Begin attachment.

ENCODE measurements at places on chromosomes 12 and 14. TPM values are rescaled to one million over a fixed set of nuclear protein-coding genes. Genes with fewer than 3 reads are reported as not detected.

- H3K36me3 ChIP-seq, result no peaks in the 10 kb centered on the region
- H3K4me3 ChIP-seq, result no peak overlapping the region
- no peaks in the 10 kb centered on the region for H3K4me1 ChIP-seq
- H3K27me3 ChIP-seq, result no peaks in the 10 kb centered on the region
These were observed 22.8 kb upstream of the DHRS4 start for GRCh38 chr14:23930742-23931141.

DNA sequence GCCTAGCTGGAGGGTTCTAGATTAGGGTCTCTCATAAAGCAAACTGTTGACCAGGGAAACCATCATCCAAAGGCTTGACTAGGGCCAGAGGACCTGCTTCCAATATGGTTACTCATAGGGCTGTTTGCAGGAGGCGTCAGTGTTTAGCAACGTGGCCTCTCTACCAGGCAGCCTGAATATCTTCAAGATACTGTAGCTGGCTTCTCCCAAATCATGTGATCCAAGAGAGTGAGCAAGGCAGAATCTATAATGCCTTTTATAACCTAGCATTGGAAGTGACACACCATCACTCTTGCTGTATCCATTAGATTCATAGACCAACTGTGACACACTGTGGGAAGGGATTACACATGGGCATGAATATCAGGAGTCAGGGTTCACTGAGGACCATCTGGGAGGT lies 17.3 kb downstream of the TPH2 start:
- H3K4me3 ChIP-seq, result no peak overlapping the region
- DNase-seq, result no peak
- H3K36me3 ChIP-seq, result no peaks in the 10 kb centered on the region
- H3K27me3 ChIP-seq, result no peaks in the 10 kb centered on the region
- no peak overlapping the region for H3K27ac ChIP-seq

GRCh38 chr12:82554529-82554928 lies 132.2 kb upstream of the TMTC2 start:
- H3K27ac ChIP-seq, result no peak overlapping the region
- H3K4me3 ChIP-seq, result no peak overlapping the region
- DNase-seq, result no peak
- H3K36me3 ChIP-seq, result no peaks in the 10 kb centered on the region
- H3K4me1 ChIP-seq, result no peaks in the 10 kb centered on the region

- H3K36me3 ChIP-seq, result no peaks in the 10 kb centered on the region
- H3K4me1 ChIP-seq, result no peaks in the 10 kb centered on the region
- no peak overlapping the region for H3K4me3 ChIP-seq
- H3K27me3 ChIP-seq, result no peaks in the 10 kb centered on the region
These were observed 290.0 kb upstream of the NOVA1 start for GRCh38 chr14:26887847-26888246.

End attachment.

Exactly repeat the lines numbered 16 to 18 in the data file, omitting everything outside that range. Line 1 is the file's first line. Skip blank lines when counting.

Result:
- DNase-seq, result no peak
- H3K36me3 ChIP-seq, result no peaks in the 10 kb centered on the region
- H3K4me1 ChIP-seq, result no peaks in the 10 kb centered on the region